Data Science Programming October 2020 Newsletter
Hello fellow datanistas!
Welcome to the October edition of the programming-oriented data science newsletter. As the weather chills down, hope you all are staying warm indoors, and safe both indoors and outdoors!
This edition of the Data Science Programming Newsletter has a particular focus on machine learning engineering, which is a discipline that is evolving out of the old "data science" umbrella into its own.
Recently at work, I've been building some bespoke machine learning models (autoregressive hidden Markov models and graph neural networks) for scientific problems that we encounter. In building those bespoke models, because we aren't using standard reference libraries, we have to build the model code from scratch. Since it's software, it needs tests, and Jeremy Jordan has a great blog post on how to effectively test ML systems. Definitely worth a read!
In his Medium article, Gonzalo Ferreiro Volpi shares some fundamentals software skills for data scientists. For those of you who want to invest in levelling up your code-writing skills to reap multiplicative dividends in time saved, frustrations avoided, and happiness multiplied, come check it out!
In her blog post, Shreya Shankar has some extremely valuable insights into the practice of making ML useful in the real world, which I absolutely agree with. One, in particular, being the quote:
Outside of ML classes and research, I learned that often the most reliable way to get performance improvements is to find another piece of data which gives insight into a completely new aspect of the problem, rather than to add a tweak to the loss. Whenever model performance is bad, we (scientists and practitioners) shouldn’t only resort to investigating model architecture and parameters. We should also be thinking about “culprits” of bad performance in the data.
Reminds me of the power of finding "the invariants" of a problem. With that little teaser, I hope this gives you enough impetus to read it!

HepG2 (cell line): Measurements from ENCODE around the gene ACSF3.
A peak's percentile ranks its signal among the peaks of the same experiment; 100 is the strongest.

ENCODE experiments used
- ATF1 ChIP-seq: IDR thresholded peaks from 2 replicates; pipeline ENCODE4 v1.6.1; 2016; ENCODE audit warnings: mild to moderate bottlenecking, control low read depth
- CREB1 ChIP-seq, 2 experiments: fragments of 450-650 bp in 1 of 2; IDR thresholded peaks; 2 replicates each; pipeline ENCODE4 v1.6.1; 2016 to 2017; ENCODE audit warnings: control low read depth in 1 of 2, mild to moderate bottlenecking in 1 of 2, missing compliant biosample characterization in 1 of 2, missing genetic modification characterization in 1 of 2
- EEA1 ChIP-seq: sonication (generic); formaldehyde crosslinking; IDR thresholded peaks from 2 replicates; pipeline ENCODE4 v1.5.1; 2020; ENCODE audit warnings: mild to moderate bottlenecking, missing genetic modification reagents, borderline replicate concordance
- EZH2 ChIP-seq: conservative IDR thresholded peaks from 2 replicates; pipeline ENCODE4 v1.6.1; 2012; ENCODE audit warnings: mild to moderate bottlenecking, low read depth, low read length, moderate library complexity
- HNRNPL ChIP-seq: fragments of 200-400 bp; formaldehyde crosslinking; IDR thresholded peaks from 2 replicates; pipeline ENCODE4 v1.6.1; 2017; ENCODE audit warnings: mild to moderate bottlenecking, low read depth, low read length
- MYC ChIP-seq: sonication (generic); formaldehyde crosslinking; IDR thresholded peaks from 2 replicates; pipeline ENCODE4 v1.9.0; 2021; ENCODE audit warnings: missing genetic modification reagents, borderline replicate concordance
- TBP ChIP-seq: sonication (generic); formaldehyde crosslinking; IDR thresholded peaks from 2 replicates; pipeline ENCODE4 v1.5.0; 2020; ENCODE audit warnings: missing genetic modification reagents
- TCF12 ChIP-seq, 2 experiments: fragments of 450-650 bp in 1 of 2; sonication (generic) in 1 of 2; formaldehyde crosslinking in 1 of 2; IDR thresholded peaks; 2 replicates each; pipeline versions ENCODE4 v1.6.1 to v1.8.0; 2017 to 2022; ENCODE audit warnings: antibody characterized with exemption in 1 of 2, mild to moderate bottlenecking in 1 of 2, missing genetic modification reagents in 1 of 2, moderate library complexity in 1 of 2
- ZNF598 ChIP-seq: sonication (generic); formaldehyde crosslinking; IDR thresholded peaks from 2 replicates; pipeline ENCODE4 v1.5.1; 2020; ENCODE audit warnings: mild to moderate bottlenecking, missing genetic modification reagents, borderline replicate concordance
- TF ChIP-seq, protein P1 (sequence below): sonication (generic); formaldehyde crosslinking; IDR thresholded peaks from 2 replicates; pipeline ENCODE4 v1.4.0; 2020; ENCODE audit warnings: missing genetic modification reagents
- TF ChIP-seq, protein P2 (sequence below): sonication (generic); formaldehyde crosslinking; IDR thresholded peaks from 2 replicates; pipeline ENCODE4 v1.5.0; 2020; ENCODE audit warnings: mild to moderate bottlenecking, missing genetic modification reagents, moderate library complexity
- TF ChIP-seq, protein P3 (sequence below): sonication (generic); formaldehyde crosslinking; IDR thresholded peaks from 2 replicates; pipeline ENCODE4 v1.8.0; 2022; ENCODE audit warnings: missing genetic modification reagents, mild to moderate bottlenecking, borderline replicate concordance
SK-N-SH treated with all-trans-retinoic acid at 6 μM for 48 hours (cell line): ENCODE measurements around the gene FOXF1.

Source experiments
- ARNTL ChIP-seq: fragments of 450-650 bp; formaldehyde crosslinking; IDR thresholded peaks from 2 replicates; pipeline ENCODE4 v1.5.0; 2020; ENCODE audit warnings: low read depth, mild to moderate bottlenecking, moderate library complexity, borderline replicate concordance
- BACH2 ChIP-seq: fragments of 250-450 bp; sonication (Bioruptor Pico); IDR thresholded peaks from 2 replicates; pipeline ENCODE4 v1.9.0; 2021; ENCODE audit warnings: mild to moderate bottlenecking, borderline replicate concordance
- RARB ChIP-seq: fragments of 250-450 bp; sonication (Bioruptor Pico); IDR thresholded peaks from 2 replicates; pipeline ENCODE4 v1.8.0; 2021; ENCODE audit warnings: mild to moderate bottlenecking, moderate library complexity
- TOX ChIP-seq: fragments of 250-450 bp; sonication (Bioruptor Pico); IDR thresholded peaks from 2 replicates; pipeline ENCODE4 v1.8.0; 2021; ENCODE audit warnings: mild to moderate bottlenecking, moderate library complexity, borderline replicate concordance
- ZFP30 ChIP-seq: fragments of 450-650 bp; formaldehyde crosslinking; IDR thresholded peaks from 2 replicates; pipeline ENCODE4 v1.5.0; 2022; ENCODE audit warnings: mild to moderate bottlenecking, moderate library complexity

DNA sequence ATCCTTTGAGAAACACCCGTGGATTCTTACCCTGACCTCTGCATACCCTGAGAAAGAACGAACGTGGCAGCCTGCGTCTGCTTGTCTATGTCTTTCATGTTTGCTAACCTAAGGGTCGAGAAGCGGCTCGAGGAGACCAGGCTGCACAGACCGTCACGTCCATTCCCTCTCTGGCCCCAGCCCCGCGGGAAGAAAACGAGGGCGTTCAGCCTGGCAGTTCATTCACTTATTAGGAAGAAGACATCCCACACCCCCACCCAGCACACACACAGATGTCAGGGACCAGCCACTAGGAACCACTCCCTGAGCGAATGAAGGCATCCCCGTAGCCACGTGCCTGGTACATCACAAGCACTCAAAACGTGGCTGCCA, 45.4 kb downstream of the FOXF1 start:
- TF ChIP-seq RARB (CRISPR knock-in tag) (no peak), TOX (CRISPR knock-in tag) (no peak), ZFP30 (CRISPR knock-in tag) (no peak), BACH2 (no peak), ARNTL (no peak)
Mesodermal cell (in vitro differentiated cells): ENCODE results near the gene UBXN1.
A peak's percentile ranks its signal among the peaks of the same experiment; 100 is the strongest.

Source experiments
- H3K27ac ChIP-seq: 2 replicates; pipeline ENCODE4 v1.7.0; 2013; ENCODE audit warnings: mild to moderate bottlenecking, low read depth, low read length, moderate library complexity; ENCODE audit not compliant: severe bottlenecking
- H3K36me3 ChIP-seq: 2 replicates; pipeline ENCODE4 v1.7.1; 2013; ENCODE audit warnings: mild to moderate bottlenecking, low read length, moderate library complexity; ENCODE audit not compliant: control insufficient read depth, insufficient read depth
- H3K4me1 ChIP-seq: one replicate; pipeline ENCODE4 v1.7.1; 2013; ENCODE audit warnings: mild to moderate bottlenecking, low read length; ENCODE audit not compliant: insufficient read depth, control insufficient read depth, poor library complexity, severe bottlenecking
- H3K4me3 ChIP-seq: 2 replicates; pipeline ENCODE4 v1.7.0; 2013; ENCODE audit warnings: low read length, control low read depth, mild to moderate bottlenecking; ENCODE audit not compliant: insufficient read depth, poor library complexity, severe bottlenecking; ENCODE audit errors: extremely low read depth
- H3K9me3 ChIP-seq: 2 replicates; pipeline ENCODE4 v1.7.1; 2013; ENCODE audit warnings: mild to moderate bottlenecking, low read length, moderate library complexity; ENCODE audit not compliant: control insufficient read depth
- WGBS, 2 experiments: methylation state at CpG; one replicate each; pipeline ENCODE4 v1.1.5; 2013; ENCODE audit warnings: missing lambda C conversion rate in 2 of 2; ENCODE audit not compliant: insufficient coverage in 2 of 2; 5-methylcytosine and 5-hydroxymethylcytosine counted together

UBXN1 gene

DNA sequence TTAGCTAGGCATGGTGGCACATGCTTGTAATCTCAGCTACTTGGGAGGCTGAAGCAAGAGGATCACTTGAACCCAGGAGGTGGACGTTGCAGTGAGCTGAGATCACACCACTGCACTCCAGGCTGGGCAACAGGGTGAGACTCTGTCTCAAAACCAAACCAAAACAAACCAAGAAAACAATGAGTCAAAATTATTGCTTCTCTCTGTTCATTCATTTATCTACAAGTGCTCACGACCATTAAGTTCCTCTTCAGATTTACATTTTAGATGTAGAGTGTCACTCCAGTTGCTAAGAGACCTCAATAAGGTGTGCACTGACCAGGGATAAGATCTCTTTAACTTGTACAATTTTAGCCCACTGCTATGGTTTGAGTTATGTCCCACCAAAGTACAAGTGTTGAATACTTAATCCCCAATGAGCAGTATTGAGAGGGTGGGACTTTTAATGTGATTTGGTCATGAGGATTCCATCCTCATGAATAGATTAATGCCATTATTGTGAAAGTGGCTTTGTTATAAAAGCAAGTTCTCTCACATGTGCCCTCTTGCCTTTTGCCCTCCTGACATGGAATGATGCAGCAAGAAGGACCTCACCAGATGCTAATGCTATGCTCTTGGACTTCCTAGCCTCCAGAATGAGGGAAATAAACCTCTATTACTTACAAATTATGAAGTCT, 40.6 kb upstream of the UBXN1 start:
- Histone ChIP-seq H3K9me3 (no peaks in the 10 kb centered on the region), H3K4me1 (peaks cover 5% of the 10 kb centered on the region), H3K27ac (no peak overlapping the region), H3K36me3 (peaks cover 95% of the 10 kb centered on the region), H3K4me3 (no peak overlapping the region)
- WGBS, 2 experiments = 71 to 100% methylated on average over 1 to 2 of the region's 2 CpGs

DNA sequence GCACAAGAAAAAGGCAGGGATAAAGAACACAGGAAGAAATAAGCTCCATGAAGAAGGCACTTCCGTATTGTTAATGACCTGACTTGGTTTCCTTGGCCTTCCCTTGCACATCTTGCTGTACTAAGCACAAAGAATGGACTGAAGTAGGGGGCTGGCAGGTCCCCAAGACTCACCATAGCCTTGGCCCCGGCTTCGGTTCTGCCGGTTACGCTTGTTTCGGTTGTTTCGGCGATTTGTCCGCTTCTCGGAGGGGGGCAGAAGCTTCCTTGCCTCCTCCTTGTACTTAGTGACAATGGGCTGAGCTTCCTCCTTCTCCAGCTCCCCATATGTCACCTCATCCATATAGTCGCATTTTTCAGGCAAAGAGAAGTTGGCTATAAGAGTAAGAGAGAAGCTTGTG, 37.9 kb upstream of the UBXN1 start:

This article is one that is topical and relevant. I also appreciated the illustrations put in there! Also, it's a blog post that highlights a really powerful model -- where powerful doesn't mean millions of parameters, but rather conceptually simple, easy to communicate, broadly applicable, and intensely relevant for the times. Aatish Bhatia has done a tremendously wonderful job here with this explanation. It's a technical masterpiece.
From my collection
- Some colleagues had questions about environment variables, so I decided to surface up an old post on the topic and spruce it up with more information on my essays collection.
- I moved data across work sites securely and as fast a commercial tools using nothing but free and open source tooling. Come read how!
- I also recently figured out how to directly open a Jupyter notebook in a Binder session. The hack is really cool!
- Finally, some more Twitter humour from the ever on fire Kareem Carr :).
Thank you for reading!
As always, let me know on Twitter if you've enjoyed the newsletter, and I'm always open to hearing about the new things you've learned from it.
Meanwhile, if you'd like to get early access to new written tutorials, essays, 1-on-1 consulting and complimentary access to the Skillshare workshops that I make, I'd appreciate your support on Patreon!
Stay safe, stay hacking :)